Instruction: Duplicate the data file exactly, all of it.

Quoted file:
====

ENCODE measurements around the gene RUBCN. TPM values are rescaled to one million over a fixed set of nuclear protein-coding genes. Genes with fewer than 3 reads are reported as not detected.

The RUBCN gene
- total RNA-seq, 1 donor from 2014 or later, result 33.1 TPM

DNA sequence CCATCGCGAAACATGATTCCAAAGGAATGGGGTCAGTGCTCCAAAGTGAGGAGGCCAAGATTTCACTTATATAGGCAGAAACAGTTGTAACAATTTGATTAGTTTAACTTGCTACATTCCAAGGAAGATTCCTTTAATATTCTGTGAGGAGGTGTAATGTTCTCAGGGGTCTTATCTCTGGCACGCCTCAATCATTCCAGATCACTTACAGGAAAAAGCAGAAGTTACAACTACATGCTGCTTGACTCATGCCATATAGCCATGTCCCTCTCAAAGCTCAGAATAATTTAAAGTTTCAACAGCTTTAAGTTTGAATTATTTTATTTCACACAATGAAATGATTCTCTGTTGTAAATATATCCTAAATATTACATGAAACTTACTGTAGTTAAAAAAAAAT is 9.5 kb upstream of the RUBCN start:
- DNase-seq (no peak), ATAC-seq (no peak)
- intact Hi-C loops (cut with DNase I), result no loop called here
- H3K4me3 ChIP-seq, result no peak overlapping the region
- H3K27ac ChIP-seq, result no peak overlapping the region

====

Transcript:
ENCODE measurements around the gene RUBCN. TPM values are rescaled to one million over a fixed set of nuclear protein-coding genes. Genes with fewer than 3 reads are reported as not detected.

The RUBCN gene
- total RNA-seq, 1 donor from 2014 or later, result 33.1 TPM

DNA sequence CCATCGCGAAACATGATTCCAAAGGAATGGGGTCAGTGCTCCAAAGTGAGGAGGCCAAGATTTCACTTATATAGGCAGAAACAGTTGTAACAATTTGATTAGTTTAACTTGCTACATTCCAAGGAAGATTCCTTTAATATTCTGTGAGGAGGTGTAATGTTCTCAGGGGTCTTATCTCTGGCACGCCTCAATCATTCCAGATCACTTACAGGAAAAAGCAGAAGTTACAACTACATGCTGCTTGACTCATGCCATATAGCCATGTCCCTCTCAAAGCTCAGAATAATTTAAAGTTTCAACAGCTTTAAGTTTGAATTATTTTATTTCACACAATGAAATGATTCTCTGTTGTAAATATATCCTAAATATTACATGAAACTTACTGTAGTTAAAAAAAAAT is 9.5 kb upstream of the RUBCN start:
- DNase-seq (no peak), ATAC-seq (no peak)
- intact Hi-C loops (cut with DNase I), result no loop called here
- H3K4me3 ChIP-seq, result no peak overlapping the region
- H3K27ac ChIP-seq, result no peak overlapping the region